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Letters from Africa


This will be the last letter from Africa for awhile. Dr Mark Newton who is an American-trained and Board Certified anesthesiologist, is on his way back from Kijabe, Kenya to the United States. Mark has spent the past 4 years living in Africa with his wife and children (2 young boys, a daughter who was born in Africa and another whom they adopted while in Kenya) and working at the Kijabe Mission Hospital. Mark did his pediatric anesthesia training in Denver and spent several years practicing here prior to going to Kenya. He has, over the course of the past 4 years shared some of his experiences with us. His experiences have been touching, amazing, harrowing and amusing. He has hoped to educate us and maybe even inspire us to get involved. In this final letter he shares some of his thoughts about the ongoing civil war in the Sudan and its consequences. For more information about the Kijabe medical center you can go to: http://www.webwink.com/nateandkim/KIJABE.HTM

Rita Agarwal MD

An eighteen-year-old Arabic speaking Southern Sudanese boy arrived at Kijabe Mission Hospital (Kenya) with his head completely covered. After some coaxing by the United Nations appointed translator, he slowly removed the tattered scarf revealing a gruesome sight. At the age of fifteen he had been bitten in the face by a hyena and had not received appropriate medical care due to the ongoing civil war. I have grown accustomed to seeing very advanced disease states but this boy demonstrated one of the saddest consequences of war.

Sudan has been in the midst of a fifteen-year-old civil war in which two million Southern Sudanese have been killed. Many "westerners" may not even realize that it is located on the African continent. The location of Sudan and the Northern Sudanese government's role in terrorism has become highlighted since September 11. There are many people in Sudan who are not terrorists and who in fact are themselves victims of the same evil which was evident on September 11.

Over the last four years, I have had many opportunities to work and teach in the resource rich country of Southern Sudan. I have distributed grain to mothers who were literally demonstrating the "survival of the fittest" aggressiveness during starvation. I have dashed from the operating theater to caves in fear of the bombs, which were to be dropped by the Northern government's Antanov bombers. I have seen the manifestations of a disease state in an extremely isolated pediatric population, which is not described in pediatric textbooks. Equally important, I trained Joseph (a young man with a fifth grade education) in my newly discovered skill of ether/EMO anesthesia. I read the book a week prior to going to Sudan and meeting him! I soon realized that the nausea produced by a hot, poorly ventilated, ether-filled operative room was probably the impetus for the inventors of halothane. I also daily appreciated the scope and number of cases that are suited for lidocaine spinal anesthesia. Joseph has reinforced my belief that individuals with appropriate, thorough anesthesia edu-cation can provide a reasonable level of anesthesia care and save lives. The potential is huge, but unfortunately the future appears dim.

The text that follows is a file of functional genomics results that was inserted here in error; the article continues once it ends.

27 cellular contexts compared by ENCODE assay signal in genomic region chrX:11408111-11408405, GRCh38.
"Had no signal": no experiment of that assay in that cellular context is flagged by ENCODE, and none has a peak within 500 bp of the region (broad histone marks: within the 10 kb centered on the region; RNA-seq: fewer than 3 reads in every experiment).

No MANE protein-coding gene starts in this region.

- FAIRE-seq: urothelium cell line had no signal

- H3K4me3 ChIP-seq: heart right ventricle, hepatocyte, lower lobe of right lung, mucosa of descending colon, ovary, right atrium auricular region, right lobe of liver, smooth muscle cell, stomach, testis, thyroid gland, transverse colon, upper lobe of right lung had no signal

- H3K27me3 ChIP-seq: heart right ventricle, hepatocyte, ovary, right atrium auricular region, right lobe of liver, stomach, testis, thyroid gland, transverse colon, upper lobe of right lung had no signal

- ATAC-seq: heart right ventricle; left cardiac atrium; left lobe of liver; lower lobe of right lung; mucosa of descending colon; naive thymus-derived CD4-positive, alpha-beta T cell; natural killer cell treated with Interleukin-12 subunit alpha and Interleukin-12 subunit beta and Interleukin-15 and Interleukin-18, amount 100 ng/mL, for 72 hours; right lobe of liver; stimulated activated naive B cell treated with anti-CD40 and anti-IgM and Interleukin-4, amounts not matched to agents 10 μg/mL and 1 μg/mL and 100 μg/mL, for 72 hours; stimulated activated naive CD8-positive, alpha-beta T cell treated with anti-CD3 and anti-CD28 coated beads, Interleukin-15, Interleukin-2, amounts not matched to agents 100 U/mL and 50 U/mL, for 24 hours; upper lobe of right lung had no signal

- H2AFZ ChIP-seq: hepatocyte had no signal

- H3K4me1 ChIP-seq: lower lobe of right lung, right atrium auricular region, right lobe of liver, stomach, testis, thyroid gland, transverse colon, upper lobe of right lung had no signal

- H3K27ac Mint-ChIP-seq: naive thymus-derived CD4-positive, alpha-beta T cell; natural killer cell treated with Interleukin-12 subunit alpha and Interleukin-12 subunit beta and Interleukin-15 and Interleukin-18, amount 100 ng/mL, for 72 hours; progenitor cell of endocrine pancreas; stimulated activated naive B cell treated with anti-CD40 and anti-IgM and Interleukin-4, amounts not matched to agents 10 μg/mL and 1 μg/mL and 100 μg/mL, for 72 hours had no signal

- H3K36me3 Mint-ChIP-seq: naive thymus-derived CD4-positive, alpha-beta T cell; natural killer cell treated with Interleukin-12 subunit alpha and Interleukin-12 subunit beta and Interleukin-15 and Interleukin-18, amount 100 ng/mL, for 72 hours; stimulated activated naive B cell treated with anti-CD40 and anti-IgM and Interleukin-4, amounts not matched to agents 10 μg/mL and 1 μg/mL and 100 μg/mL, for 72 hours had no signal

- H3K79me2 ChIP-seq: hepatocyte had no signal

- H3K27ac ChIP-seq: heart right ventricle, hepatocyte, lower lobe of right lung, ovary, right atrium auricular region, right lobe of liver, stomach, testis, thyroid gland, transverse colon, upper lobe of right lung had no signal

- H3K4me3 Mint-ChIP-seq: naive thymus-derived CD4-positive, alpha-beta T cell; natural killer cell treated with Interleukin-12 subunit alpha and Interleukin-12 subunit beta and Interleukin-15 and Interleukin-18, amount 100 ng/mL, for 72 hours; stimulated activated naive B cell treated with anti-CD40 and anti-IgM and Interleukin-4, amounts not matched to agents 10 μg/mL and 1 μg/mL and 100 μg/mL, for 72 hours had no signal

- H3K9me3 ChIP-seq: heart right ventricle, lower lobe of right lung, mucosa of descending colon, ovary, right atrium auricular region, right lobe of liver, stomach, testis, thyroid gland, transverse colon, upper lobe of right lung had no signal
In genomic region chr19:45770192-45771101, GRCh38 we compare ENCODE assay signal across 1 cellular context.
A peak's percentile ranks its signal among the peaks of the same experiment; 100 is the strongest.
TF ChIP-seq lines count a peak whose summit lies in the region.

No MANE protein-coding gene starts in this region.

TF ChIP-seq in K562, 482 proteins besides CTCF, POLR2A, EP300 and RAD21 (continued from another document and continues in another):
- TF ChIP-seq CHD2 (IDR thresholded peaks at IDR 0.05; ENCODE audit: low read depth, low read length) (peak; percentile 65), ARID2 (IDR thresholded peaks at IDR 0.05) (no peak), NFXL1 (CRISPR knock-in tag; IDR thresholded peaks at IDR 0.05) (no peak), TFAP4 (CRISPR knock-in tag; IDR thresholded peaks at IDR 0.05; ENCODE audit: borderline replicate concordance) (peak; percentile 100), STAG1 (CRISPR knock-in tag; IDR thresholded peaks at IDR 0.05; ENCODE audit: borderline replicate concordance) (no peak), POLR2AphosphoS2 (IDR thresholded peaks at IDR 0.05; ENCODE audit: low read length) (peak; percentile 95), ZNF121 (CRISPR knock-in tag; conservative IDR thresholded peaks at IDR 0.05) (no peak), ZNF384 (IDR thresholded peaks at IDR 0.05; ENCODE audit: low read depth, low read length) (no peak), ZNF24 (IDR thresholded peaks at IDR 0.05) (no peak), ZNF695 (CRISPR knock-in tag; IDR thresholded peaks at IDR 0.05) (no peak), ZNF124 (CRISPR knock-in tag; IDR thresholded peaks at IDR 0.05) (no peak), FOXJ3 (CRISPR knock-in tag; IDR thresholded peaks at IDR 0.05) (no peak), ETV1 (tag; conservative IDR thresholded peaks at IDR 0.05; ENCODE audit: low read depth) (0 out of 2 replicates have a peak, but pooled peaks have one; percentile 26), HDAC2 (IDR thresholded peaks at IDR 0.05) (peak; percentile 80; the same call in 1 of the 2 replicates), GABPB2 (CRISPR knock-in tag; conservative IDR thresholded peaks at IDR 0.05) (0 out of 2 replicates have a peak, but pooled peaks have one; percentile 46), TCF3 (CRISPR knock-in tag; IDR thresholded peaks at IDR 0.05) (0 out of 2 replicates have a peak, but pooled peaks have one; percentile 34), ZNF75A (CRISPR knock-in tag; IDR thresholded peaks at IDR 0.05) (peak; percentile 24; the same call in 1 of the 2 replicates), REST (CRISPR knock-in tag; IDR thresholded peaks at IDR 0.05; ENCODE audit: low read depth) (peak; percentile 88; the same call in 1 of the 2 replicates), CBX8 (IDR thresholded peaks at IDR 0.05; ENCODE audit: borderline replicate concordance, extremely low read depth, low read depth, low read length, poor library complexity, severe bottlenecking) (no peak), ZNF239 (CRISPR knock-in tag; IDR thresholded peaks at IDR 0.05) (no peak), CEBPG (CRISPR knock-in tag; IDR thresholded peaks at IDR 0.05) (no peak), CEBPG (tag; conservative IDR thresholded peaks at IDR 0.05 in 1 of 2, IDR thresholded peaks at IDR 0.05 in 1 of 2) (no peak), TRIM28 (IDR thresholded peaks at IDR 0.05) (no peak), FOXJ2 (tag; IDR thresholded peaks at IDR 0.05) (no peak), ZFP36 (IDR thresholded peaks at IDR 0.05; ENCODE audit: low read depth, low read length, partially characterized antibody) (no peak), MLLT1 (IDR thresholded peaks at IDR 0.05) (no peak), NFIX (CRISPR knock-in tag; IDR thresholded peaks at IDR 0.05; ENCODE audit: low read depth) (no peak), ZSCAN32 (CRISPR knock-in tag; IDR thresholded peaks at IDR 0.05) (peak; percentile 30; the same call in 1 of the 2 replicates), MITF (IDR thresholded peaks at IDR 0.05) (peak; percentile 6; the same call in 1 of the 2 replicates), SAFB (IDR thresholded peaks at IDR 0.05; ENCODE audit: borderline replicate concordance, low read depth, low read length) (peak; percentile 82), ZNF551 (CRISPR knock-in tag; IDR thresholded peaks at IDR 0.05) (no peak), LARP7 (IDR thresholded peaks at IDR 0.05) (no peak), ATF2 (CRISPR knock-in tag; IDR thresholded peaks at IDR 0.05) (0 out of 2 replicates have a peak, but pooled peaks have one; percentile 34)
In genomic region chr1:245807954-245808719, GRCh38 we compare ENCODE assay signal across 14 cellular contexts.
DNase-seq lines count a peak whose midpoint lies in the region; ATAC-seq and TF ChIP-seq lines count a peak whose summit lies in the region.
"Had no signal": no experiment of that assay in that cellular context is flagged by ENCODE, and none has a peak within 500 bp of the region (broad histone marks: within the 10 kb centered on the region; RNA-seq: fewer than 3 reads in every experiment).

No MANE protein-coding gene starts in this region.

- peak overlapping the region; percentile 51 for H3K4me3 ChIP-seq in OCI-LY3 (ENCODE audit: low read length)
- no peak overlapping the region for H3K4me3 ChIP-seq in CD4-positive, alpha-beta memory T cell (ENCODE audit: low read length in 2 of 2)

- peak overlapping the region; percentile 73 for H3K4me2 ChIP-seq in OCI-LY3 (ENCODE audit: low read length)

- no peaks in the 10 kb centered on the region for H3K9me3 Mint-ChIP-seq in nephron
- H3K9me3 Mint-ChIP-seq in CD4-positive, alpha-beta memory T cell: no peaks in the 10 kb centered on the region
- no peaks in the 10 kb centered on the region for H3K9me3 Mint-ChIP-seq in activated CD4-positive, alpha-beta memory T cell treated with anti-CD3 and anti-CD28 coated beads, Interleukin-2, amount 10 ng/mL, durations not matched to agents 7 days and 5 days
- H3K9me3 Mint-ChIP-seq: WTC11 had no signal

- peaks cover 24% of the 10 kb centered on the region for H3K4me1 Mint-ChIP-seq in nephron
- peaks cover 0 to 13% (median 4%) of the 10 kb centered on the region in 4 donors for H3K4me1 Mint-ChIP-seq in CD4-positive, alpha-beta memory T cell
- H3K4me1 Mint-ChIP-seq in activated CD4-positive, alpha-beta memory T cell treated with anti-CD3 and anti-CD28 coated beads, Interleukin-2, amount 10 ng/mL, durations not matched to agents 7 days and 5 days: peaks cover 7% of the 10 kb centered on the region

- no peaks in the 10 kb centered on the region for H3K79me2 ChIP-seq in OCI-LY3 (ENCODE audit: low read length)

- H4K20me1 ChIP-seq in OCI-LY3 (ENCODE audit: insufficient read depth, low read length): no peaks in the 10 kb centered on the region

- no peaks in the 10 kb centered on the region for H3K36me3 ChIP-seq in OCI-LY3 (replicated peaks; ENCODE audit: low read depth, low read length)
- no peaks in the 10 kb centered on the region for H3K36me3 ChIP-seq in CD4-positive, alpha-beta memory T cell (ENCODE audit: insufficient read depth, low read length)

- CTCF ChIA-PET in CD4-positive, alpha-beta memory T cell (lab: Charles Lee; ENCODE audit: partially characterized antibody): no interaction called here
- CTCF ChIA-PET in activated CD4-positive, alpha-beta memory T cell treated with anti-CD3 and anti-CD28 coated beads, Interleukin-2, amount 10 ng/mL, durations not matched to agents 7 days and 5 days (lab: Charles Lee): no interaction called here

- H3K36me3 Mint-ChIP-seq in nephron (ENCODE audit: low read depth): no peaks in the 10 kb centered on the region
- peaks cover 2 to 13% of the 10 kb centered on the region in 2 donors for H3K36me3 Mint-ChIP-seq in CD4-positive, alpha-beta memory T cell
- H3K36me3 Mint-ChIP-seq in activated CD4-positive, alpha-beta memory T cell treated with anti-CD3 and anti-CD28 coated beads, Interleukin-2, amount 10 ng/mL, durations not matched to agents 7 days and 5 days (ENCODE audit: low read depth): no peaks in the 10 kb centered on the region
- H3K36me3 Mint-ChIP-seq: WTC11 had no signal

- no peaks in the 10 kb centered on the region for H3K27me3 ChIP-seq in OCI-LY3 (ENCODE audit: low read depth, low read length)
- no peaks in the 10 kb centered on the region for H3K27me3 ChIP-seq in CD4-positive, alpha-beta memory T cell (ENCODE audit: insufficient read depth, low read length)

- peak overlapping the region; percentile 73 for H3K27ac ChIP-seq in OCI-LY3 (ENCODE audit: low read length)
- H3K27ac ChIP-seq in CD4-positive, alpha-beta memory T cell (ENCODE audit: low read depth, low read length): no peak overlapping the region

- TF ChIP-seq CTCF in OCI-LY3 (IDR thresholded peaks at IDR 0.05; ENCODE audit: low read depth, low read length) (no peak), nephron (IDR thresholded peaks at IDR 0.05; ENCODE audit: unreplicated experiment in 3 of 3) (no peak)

The world has changed since September 11. An elderly, white-bearded, friendly Muslim man anxiously looked up to me moments prior to the pentothal injection and said, "I really like America!" I understood his motivation. I assured him with a handshake and a smile that he would be treated as my brother. He seemed satisfied and his heart rate dropped to normal levels (we of course have no beta blockers).

The world is still the same for many people in the world without CNN. There are newborns who do not have their open myelomeningocele repaired, children with tetanus, and anesthesiologists, like myself, who rediscover the value of the "gum elastic bougie". The eighteen-year-old Sudanese patient needed multiple plastic surgeries. Without a fiberoptic, I was only able to intubate this bilateral TMJ-fused boy with the bougie. On some of those occasions I was the one who needed the beta blockers. This young man thanked us for our hard work, told us to greet our families, and then asked us for our shoes. His world had been disrupted for many years prior to September 11. He considers himself one of the fortunate few in Southern Sudan who after three years received medical care (which included a new nose) and a new pair of shoes in the postoperative plan. These last four years in Kenya have reinforced my belief that pediatric anesthesiologists need to be directly involved with the developing world's medical needs. We need to be willing to utilize our gifts, skills and resources through teaching and supporting anesthesia care providers who live outside our own borders. If you see a Sudanese guy on CNN with a fairly new pair of Nike's, a funny looking nose and the reporter calls him a terrorist, do not believe them because you know the truth!

Does anyone have an extra pair of shoes?

Dr. Mark W. Newton



Joseph is an anesthesia nurse who I trained on each trip to Lui, Southern Sudan. He has a 5th grade education, and is now the Department Chief at Lui Hospital

Meningocele: Positioning for a myelominigocele;sacral teratoma in Kijabe, Kenya. Very late presentation is common.

One of the feeding programs in an area of severe starvation in Southern Sudan.



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